In our last installment of the Chrysler LeBaron story, we covered the model’s inception via a coachbuilder in Detroit, and its development from a trim into its own model line.
Today we cover LeBaron’s last stand.
J-body LeBarons were offered from 1987 through 1993 as coupes, and 1995 as convertibles. The new generation was a big styling upgrade over the smaller, pre-87 version, and went more upscale with its luxury detailing and concealed headlamps. Built in Delaware and Missouri domestically, there was additional production in Toluca, Mexico. Examples sold south of the border were called the Chrysler Phantom. Considered a personal luxury car, the LeBaron stood on its own without a Dodge or Plymouth twin.
LeBaron was powered by one of three different 2.2-liter Turbo engines, in generations I to IV, the III being a Mexican market exclusive. Also available was a 2.5-liter naturally aspirated K-car engine, a 2.5-liter turbo, and the not-so-trusty 3.0-liter 6G72 V6 from Mitsubishi. Transmissions were five-speed manual or three-speed auto for 2.2- and 2.5-liter engines, but the V6 employed entirely different transmissions. There, automatics were three- or four-speed, and three different five-speed manuals were also on offer. Across the line, manuals were provided by Getrag, and the automatics were from the Ultradrive range used on K-cars.
Chrysler updated the LeBaron a couple times during its run, once in 1990 when there was a new interior design, and again in 1993 where the exterior visuals were updated and a passenger airbag added as optional extra. The rarest later LeBaron by far is a GTC coupe with the refreshed front end. Your author has never seen one, ever.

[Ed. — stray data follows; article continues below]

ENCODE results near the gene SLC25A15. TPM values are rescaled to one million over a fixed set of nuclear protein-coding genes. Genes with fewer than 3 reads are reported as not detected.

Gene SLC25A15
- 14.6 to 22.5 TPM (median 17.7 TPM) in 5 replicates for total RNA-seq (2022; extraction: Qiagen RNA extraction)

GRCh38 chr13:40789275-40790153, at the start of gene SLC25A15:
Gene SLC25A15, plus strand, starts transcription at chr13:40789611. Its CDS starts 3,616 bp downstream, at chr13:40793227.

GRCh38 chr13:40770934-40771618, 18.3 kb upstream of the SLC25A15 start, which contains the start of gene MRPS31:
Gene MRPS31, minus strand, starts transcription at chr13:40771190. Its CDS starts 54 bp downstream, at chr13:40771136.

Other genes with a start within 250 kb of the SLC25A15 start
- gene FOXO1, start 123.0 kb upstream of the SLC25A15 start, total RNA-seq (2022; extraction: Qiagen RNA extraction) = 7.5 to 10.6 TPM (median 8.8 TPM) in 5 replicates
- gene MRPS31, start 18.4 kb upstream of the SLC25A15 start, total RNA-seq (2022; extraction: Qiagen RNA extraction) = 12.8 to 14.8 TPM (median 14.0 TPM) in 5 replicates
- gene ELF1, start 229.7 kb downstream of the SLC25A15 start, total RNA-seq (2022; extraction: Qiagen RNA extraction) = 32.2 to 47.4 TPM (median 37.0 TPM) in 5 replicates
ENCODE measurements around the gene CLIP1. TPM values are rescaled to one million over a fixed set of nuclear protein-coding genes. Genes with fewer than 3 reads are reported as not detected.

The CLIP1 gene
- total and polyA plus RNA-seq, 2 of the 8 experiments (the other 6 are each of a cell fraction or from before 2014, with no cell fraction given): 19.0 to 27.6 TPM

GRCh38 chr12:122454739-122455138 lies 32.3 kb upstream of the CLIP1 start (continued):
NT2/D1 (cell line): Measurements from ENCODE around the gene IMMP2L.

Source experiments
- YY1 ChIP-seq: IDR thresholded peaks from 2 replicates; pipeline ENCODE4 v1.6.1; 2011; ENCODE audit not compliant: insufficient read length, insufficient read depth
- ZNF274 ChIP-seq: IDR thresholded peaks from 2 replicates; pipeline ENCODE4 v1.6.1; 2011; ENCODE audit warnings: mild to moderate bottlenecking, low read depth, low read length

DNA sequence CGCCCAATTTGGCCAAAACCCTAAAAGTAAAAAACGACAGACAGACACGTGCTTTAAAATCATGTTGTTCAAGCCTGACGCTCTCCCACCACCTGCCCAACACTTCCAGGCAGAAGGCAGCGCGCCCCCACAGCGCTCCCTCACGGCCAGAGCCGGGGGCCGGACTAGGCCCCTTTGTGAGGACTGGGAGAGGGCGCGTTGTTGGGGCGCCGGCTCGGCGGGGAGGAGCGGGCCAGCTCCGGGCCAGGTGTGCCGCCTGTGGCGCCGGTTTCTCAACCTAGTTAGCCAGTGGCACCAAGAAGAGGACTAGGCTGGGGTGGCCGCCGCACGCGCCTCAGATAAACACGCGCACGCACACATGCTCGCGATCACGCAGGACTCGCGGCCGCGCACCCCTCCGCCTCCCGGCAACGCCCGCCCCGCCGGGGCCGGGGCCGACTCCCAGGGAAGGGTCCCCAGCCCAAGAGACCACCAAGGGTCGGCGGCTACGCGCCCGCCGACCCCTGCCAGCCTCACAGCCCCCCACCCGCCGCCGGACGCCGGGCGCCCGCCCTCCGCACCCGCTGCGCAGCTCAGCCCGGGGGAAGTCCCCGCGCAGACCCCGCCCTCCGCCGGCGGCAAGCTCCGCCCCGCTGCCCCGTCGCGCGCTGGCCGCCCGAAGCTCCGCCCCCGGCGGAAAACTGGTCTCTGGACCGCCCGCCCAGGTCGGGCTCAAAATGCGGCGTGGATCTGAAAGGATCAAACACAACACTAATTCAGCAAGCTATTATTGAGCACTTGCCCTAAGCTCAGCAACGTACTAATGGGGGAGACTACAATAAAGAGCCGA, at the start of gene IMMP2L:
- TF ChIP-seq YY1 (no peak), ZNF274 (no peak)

A number of trims were available on LeBaron, and in fact the most were offered in 1990 (six). Sporty versions included the GT and GT Turbo, and topped out at the GTC Turbo. The other three trims were more luxury oriented, and included Highline, Highline Turbo, and Premium.
Features of the GTC included monochromatic trim, discrete GTC badging, and the 2.2-liter turbocharged engine. That engine was the highlight of the GTC Turbo, and was updated to include variable nozzle turbo (VNT) technology in 1990. The engine technology first debuted in 1989 on the very limited run Shelby CSX (after this one). Designed to reduce turbo lag, the Turbo IV had much improved boost at lower RPMs. Much better to drive than standard turbo engines of the time, the IV produced 174 horsepower and 210 lb-ft of torque.
By the ’95 model year, Chrysler was ready to wrap up LeBaron and indeed the K-car chapter entirely. The new Sebring was ready, and would bring many affordable convertible buyers back to Chrysler. Today’s Rare Ride is a clean black over gray GTC convertible from 1990, and one of 132 produced that year. With a manual transmission and 150,000 miles, it asks $4,200 in Arizona.